Overcrowding in county jails has California reviewing its bail practices.
California’s bail practices have clogged the jails and become a tool that preemptively punishes the poor. Many individuals who pose no threat to society are jailed while awaiting trial.
Realignment shifted many state prisoners to county jails.
“64% of California’s jail population is awaiting trial or sentencing as of December 2016.” Most remain in pretrial custody because they cannot afford bail. Jail Profile Survey, http://www.bscc.ca.gov/
Like a flood moving downstream, this prison to county jail overcrowding has become an urgent issue according to the editorial board of The Sacramento Bee.
Does bail “…really serve its purpose of keeping people safe? Because if you’re wealthy and you commit a heinous crime, you can make bail,” said the Chief Justice of the California Supreme Court, Tani Cantil-Sakauye to the editorial board.
The next phase of criminal justice reform may be the courts. California’s court system promises a fair and speedy trail but only seems to offer a choice between jail or accepting a plea deal for the poor awaiting trial. The median bail for California is $50,000 – about five times that of most other states.
What was once a tool to compel the accused to appear in court has become a trap ensnaring only the poor. “We have to take a look at whether we are contributing to the problem,” Cantil-Sakauye said.
Sixty-two percent of the people in county jails are awaiting trial, estimates The Public Policy Institute of California. This stunning statistic had gone unnoticed until jail capacity became stretched by the influx of prisoners resulting from realignment. Further, realignment has lifted the one-year cap on jail terms so that beleaguered county jails now have some inmates serving sentences of five or more years.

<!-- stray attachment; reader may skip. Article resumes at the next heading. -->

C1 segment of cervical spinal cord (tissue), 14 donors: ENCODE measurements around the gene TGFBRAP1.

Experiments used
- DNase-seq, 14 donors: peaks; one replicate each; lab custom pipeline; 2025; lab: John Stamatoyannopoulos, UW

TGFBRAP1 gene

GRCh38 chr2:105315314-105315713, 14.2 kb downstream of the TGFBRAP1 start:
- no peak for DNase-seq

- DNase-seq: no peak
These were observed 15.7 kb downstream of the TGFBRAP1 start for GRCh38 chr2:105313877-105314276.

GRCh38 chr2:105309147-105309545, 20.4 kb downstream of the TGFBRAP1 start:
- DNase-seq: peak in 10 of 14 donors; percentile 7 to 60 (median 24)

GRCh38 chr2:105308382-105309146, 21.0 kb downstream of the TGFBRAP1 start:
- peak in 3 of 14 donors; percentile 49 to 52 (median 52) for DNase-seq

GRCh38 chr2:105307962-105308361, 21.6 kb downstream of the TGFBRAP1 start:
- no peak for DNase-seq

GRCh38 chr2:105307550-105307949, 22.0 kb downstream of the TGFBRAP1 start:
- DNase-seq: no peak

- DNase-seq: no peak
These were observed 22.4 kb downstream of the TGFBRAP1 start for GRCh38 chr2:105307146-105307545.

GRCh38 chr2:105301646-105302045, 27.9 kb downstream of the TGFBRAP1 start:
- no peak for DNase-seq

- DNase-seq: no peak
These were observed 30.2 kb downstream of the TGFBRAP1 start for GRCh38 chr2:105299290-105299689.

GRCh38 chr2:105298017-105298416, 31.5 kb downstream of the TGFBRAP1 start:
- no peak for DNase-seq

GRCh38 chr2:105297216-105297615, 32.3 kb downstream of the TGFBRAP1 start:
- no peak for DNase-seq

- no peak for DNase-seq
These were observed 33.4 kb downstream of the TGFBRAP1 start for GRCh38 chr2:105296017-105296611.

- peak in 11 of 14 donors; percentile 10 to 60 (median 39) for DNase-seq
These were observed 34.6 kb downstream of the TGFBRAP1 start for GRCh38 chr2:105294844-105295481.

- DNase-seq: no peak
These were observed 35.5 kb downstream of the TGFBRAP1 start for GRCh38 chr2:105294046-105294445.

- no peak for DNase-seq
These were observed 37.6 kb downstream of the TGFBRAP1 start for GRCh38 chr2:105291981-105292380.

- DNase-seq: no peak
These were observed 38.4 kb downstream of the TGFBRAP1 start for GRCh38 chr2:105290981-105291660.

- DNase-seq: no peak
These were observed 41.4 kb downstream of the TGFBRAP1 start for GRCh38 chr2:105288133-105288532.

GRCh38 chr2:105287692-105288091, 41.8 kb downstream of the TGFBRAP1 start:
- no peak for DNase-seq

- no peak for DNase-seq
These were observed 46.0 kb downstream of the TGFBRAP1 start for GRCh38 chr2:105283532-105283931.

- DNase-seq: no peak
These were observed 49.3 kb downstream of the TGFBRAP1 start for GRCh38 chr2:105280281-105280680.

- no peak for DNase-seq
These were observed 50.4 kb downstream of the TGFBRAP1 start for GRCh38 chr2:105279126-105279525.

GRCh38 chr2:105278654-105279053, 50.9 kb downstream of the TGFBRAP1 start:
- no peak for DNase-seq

Inspired by Arizona’s and Kentucky’s reform of their pretrial court systems so that bail is rarely used, California is participating in a multistate taskforce to identify alternatives to bail or jail. Sponsored by the Conference of Chief Justices, this taskforce seeks to develop best practices for supervised release programs as an alternative to bail. The recommended reforms may be implemented in numerous states, including California.
While a powerful California bail bond industry challenges the dismantling of the bail system, the federal government may require California to implement alternatives to bail such as those being considered by the taskforce. The U.S. Department of Justice warned in March that “any bail practices that result in incarceration based on poverty violate the 14th Amendment” in response to numerous suits challenging bail practices.
The editorial board of The Sacramento Bee contends that in the current environment of criminal justice reform, the indignity of being poor should not include a bleak choice between pre-trial jail, accepting a one-sided plea deal or being buried under bail debt.